Photon-fueled single-molecule DNA nanomotor

(Nanowerk Spotlight) Molecular-size motors have evolved in nature, where they are used in virtually every important biological process. In contrast, the development of synthetic nanomotors that mimic the function of these amazing natural systems and that could be used in man-made nanodevices is in its infancy. Building nanoscale motors is not just an exercise in scaling down the design of a macroworld engine to nanoscale dimensions. Many factors such as friction, heat dissipation and many other mechanical behaviors are just very different at this scale – everything is constantly moving (under kinetic energy supplied by the heat of the surroundings) and being buffeted by other atoms and molecules (Brownian motion).
In addition to organic molecules, scientists increasingly are looking to DNA as a very promising way to fabricate nanomotors (see for instance "Synthetic DNA nanomachines go to work inside living cells " or "Nanorobotic arm to operate within DNA sequence"). The concept of a single DNA molecule nanomotor was already introduced in early 2002 (A Single DNA Molecule Nanomotor).
However, this and subsequent designs require addition and removal of fuel and waste strands for motor function, although some artificial nanomotors can utilize alternative energy sources, including hydrolysis of the DNA backbone and ATP. Researchers at the University of Florida have now designed a photoswitchable single-molecule DNA nanomotor. It is the first fully reversible single-molecule DNA nanomachine driven by photons without any additional DNA strands as fuel.
In another novelty, this novel nanomotor uses a hairpin structure whereas most existing DNA nanomachine designs are based on linear DNA hybridization. There are a few using hairpin DNA as fuel, but none of them is using this structure as the main backbone.
>Single-DNA Molecule Nanomotor
Regulated by Photons
The structural change of DNA displayed a contraction (CLOSE) state when tethered azobenzene moiety (Azo-) takes trans conformation under visible light irradiation and an extension (OPEN) state when Azo- takes cis conformation under UV light irradiation. The L1 is the average size of hairpin structure based on the distance between F/Q pair, and L2 is the average size of extended molecules based on persistence length of a single DNA strand. (Reprinted with permission from American Chemical Society)
"By focusing on photonic energy driving movement, our research explores the feasibility of regulating the dehybridization (open state) and hybridization (close state) of a hairpin structure by controlling the photoresponsive azobenzene moieties integrated on the DNA bases in the hairpin’s duplex stem segment," Huaizhi Kang explains to Nanowerk. "Because of its reversible extension-contraction behavior, the open-close cycle of the hairpin molecule is considered a molecular motor, and such motion can be characterized by monitoring fluorescence variation between a fluorophore and a quencher on both ends of the stem."
Kang, a doctoral student in chemistry at the University of Florida is the first author of a recent paper in Nano Letters (Single-DNA Molecule Nanomotor Regulated by Photons) and member of Weihong Tan's research group, who reported these findings.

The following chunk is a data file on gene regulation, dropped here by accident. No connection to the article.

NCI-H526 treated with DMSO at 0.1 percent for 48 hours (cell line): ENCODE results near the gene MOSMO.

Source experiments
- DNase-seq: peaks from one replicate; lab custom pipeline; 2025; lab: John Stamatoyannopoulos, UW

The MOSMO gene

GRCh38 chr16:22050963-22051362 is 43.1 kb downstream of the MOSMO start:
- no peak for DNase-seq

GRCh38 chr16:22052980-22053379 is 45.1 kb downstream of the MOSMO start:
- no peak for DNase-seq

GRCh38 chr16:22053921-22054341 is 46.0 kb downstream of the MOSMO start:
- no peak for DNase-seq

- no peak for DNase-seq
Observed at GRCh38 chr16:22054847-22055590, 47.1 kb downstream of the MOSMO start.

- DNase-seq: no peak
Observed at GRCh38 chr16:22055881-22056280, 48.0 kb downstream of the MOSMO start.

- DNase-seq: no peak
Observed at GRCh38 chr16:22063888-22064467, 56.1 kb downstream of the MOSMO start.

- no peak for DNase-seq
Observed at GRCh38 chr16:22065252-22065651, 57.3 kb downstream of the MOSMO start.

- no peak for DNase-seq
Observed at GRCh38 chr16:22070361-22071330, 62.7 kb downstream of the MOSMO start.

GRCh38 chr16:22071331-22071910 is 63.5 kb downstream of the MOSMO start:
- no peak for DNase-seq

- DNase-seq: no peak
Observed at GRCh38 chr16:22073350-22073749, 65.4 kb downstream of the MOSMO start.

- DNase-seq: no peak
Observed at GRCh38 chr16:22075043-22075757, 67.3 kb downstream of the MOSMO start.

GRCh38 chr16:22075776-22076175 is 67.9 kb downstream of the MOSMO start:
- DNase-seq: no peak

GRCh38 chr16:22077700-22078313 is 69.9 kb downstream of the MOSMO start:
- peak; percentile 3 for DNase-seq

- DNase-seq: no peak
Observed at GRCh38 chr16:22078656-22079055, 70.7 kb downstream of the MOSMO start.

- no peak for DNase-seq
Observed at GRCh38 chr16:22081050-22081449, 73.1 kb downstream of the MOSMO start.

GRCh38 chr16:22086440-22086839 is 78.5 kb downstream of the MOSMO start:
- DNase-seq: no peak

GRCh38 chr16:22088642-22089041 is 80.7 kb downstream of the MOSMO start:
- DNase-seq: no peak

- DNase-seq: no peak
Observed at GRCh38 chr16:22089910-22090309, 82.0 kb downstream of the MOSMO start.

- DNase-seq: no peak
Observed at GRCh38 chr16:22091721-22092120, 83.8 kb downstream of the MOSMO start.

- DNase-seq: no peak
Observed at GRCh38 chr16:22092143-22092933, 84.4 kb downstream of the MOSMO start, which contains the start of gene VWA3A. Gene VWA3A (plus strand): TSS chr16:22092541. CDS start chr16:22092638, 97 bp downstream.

In its clasped, or closed, form, the nanomotor measures 2 to 5 nanometers. In its unclasped form, it extends as long as 10 to 12 nanometers. Although the scientists say their calculations show it uses considerably more of the energy in light than traditional solar cells, the amount of force it exerts is proportional to its small size.
To make the nanomotor, the researchers combined a DNA molecule they created in the lab with azobenzene, a chemical compound that responds to light. A high-energy photon prompts one response; lower energy another.
To demonstrate the movement, the researchers attached a fluorophore, or light-emitter, to one end of the nanomotor and a quencher, which can quench the emitting light, to the other end. Their instruments recorded emitted light intensity that corresponded to the motor movement.
While potential applications could range from solar cells based on DNA molecules to giant DNA structures that can collect molecular forces from each DNA motor, the major challenge ahead for the researchers is the task of designing a device that collects the molecular level force into a coherent accumulated force that can do real work when the motor absorbs sunlight. The team is also continuing its investigation of the relationship between hairpin structure and energy conversion efficiency in order to fully understand the mechanisms underlying the energy conversion process.
"Nevertheless" says Kang, "this clean, photon-fueled nanomotor holds promise for applications that require the conversion of photonic energy into other forms of energy, such as mechanical movement. In addition, photo-regulated DNA nanomotors can be easily manipulated and reproduced, as our design is simple and easy in terms of synthesis and operational strategy."
Michael Berger By – Michael is author of three books by the Royal Society of Chemistry:
Nano-Society: Pushing the Boundaries of Technology,
Nanotechnology: The Future is Tiny, and
Nanoengineering: The Skills and Tools Making Technology Invisible
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